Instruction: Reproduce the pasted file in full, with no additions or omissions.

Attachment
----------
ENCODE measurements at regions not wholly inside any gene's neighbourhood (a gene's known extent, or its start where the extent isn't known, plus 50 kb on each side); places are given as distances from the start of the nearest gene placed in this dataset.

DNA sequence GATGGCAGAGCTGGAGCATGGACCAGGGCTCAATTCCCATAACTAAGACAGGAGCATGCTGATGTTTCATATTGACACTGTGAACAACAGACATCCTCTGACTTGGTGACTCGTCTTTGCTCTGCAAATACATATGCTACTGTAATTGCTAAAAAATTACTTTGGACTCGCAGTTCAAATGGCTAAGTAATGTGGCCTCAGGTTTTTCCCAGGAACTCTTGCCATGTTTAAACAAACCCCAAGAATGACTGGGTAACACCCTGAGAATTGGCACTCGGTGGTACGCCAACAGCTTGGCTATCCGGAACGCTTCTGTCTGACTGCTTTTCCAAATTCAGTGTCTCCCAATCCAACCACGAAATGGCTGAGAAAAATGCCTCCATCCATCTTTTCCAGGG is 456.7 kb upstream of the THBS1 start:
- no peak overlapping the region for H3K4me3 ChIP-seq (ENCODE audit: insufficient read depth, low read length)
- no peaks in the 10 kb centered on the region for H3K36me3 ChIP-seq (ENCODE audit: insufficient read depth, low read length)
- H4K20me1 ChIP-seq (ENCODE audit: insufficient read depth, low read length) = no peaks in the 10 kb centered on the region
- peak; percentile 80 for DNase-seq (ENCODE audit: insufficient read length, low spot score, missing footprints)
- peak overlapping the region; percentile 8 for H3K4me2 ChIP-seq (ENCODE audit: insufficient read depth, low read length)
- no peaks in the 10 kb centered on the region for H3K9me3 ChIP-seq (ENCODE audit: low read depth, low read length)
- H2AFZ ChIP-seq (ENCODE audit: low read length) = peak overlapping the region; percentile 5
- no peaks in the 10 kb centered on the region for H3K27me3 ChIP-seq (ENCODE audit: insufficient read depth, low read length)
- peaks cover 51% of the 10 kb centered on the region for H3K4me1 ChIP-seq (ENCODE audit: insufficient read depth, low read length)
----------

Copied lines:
ENCODE measurements at regions not wholly inside any gene's neighbourhood (a gene's known extent, or its start where the extent isn't known, plus 50 kb on each side); places are given as distances from the start of the nearest gene placed in this dataset.

DNA sequence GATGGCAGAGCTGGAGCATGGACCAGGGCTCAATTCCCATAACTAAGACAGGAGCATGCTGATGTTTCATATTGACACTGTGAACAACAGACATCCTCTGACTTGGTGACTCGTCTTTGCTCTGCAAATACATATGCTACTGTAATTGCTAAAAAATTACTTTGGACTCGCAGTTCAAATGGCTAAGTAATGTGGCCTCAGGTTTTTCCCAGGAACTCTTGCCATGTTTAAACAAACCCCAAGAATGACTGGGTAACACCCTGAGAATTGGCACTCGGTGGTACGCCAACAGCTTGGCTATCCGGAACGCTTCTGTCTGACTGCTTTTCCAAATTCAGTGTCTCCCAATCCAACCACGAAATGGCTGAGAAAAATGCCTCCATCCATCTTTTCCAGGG is 456.7 kb upstream of the THBS1 start:
- no peak overlapping the region for H3K4me3 ChIP-seq (ENCODE audit: insufficient read depth, low read length)
- no peaks in the 10 kb centered on the region for H3K36me3 ChIP-seq (ENCODE audit: insufficient read depth, low read length)
- H4K20me1 ChIP-seq (ENCODE audit: insufficient read depth, low read length) = no peaks in the 10 kb centered on the region
- peak; percentile 80 for DNase-seq (ENCODE audit: insufficient read length, low spot score, missing footprints)
- peak overlapping the region; percentile 8 for H3K4me2 ChIP-seq (ENCODE audit: insufficient read depth, low read length)
- no peaks in the 10 kb centered on the region for H3K9me3 ChIP-seq (ENCODE audit: low read depth, low read length)
- H2AFZ ChIP-seq (ENCODE audit: low read length) = peak overlapping the region; percentile 5
- no peaks in the 10 kb centered on the region for H3K27me3 ChIP-seq (ENCODE audit: insufficient read depth, low read length)
- peaks cover 51% of the 10 kb centered on the region for H3K4me1 ChIP-seq (ENCODE audit: insufficient read depth, low read length)